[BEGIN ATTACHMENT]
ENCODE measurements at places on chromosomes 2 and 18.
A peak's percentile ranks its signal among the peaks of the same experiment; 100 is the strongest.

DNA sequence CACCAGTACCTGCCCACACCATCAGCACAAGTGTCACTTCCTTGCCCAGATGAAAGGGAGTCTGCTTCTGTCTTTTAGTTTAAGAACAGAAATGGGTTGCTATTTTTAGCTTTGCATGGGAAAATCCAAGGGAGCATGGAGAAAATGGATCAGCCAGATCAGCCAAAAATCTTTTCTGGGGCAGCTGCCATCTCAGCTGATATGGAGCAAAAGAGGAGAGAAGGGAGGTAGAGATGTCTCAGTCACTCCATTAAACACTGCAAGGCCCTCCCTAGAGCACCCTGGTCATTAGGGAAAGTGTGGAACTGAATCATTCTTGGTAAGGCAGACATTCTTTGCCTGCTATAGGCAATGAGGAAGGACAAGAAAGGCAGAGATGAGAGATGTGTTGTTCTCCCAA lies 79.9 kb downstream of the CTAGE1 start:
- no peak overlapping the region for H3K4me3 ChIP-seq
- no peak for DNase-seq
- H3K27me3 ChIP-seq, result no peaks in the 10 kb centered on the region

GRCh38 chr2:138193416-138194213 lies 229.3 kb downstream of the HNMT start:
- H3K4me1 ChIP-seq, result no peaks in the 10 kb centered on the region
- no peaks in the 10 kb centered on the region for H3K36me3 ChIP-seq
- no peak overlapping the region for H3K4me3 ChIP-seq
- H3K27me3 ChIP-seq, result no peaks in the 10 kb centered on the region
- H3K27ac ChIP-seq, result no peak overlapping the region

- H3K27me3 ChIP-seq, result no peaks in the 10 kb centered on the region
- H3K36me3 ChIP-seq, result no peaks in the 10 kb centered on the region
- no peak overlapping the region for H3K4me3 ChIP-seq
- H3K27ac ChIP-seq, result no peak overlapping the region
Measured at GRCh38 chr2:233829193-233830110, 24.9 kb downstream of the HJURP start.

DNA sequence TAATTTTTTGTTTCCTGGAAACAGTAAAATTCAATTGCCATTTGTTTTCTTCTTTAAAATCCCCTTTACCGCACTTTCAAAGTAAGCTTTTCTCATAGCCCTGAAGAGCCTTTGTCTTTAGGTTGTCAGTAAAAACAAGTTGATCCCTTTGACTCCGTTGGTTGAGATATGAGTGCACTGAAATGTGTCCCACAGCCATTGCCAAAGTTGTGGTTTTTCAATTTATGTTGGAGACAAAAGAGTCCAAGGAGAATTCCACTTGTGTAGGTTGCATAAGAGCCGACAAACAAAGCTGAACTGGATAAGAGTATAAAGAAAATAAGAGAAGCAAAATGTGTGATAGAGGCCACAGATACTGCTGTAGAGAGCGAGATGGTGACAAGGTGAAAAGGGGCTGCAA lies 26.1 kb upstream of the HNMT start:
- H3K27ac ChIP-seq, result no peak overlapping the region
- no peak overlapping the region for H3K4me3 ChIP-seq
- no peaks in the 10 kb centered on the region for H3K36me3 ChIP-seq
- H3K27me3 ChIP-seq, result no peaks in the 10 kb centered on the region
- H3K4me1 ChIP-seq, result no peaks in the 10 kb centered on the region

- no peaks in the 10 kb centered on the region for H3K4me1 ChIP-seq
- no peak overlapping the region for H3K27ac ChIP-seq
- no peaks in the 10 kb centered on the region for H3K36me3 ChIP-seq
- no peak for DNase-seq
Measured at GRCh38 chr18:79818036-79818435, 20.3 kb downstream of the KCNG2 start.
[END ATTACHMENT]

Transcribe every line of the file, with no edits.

ENCODE measurements at places on chromosomes 2 and 18.
A peak's percentile ranks its signal among the peaks of the same experiment; 100 is the strongest.

DNA sequence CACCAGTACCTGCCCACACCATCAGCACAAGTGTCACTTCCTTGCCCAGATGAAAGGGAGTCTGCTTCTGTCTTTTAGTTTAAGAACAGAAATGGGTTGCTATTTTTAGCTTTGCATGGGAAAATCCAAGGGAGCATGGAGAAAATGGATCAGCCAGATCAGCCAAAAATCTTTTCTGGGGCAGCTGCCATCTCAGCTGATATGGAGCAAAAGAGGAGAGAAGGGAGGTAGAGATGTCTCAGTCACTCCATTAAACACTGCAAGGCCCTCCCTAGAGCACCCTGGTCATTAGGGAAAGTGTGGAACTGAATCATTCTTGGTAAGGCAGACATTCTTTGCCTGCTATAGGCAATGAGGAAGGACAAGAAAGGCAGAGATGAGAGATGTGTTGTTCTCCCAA lies 79.9 kb downstream of the CTAGE1 start:
- no peak overlapping the region for H3K4me3 ChIP-seq
- no peak for DNase-seq
- H3K27me3 ChIP-seq, result no peaks in the 10 kb centered on the region

GRCh38 chr2:138193416-138194213 lies 229.3 kb downstream of the HNMT start:
- H3K4me1 ChIP-seq, result no peaks in the 10 kb centered on the region
- no peaks in the 10 kb centered on the region for H3K36me3 ChIP-seq
- no peak overlapping the region for H3K4me3 ChIP-seq
- H3K27me3 ChIP-seq, result no peaks in the 10 kb centered on the region
- H3K27ac ChIP-seq, result no peak overlapping the region

- H3K27me3 ChIP-seq, result no peaks in the 10 kb centered on the region
- H3K36me3 ChIP-seq, result no peaks in the 10 kb centered on the region
- no peak overlapping the region for H3K4me3 ChIP-seq
- H3K27ac ChIP-seq, result no peak overlapping the region
Measured at GRCh38 chr2:233829193-233830110, 24.9 kb downstream of the HJURP start.

DNA sequence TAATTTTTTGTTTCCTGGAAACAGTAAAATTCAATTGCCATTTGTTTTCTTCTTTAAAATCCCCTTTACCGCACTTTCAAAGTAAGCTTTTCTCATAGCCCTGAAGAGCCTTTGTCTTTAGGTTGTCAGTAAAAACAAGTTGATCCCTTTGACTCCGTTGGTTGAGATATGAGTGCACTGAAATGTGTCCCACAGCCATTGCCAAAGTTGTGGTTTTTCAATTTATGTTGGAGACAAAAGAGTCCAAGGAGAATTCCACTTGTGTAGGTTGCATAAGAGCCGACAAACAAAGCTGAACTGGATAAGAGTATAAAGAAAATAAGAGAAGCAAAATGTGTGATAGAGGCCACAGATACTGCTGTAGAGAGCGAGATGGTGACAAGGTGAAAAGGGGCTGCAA lies 26.1 kb upstream of the HNMT start:
- H3K27ac ChIP-seq, result no peak overlapping the region
- no peak overlapping the region for H3K4me3 ChIP-seq
- no peaks in the 10 kb centered on the region for H3K36me3 ChIP-seq
- H3K27me3 ChIP-seq, result no peaks in the 10 kb centered on the region
- H3K4me1 ChIP-seq, result no peaks in the 10 kb centered on the region

- no peaks in the 10 kb centered on the region for H3K4me1 ChIP-seq
- no peak overlapping the region for H3K27ac ChIP-seq
- no peaks in the 10 kb centered on the region for H3K36me3 ChIP-seq
- no peak for DNase-seq
Measured at GRCh38 chr18:79818036-79818435, 20.3 kb downstream of the KCNG2 start.